The Sunlight Foundation has similarly mixed reactions to ALL’s proposed reforms. Sunlight lamented that ALL’s proposals would “reduce the size of the loophole for in-house lobbyists, but just barely.” The Sunlight Foundation says that unless the 20 percent loophole is completely eliminated (even for in-house lobbyists), lobbyists will still find ways to bypass the system and continue their influence-peddling.
ALL is not the first group to come forward with recommendations for lobbying reform. In January 2011, the American Bar Association (ABA) proposed a series of recommendations that went far in attempting to reform lobbying registration. As POGO noted earlier, ABA’s recommendations focused on closing loopholes that allowed non-registration, separating lobbying from the “political money machine,” and improving enforcement. ABA also recommended that lobbyists disclose more information regarding specific lobbying activities. While POGO applauded ABA’s attempts at reform, Marlowe and ALL expressed concern that ABA’s recommendations are unrealistic at points.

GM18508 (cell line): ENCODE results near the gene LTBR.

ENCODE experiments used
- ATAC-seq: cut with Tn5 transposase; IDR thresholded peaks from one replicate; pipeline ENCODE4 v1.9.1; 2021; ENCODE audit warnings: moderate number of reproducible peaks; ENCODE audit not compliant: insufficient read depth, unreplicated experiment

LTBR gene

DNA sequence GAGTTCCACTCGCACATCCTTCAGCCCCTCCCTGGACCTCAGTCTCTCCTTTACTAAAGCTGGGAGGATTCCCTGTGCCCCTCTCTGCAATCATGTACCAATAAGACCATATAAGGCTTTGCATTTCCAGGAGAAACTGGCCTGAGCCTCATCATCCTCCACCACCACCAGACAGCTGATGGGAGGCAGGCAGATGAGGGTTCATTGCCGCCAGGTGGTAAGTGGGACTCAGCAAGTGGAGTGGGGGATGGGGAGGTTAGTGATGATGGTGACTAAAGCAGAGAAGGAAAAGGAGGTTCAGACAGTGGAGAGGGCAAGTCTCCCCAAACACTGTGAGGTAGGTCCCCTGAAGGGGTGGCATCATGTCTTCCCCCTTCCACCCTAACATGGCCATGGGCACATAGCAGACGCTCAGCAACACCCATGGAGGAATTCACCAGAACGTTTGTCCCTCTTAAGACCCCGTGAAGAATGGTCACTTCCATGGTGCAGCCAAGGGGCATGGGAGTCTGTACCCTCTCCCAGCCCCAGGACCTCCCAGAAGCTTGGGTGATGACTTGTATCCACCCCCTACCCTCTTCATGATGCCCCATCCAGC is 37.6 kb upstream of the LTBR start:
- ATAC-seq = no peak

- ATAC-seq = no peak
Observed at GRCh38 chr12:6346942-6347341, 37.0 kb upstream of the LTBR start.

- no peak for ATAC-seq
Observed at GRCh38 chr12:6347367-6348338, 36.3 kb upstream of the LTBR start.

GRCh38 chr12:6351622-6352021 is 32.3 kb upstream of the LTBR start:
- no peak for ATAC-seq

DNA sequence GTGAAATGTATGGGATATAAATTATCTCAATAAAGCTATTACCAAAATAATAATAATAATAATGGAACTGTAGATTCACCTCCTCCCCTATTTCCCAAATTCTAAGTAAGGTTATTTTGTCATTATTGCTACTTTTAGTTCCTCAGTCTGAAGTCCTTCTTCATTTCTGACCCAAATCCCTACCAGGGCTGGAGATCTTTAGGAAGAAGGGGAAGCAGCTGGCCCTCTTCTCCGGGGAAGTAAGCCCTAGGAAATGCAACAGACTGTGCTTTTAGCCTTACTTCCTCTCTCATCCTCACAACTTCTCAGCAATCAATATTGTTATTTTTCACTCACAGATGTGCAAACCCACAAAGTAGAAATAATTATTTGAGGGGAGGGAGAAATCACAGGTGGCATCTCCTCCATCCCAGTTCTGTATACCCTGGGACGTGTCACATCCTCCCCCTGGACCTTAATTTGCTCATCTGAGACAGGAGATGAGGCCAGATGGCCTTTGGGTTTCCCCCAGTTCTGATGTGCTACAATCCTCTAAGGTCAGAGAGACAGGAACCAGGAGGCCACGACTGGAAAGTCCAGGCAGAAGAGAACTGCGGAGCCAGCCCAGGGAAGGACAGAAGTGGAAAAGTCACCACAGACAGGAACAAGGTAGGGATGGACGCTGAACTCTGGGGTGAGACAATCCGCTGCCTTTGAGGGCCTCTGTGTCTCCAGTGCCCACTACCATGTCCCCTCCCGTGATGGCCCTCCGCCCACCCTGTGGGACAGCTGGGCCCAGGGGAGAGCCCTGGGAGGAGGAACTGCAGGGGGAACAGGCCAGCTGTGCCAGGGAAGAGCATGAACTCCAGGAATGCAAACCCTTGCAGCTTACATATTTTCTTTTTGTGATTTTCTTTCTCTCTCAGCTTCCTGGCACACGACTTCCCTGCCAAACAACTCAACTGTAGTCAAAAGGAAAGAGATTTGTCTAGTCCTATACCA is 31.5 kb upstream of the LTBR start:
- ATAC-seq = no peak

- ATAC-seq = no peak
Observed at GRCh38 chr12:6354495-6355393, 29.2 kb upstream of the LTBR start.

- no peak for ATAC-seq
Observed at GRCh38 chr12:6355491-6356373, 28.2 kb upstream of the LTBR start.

On a larger scale, POGO has kept a close watch on President Obama’s commitment to lobbying reform throughout his administration. Upon taking office, President Obama issued an Ethics Pledge attempting to keep any recent lobbyists out of the White House. He also significantly limited lobbying activities on all Recovery Act spending. While POGO applauded President Obama’s efforts then and at other times throughout his administration, we have also been disappointed by the Administration’s use of the waiver in cases where it helps private or personal interests rather than in cases where it might bring a public interest lobbyist into the fold. We’ve also been disappointed with the worthless executive branch lobbying requirements that are often skirted.
POGO hopes that Congress and the Administration take up the issue of reforming lobbying registration, especially considering such a prominent collection of lobbyists affirmatively want tougher registration laws. By registering those actively seeking to influence government policies, laws, regulations, missions, programs, and projects, the public will have a better insight into government decisions, and who they might benefit.
Andrew Wyner is a POGO research associate.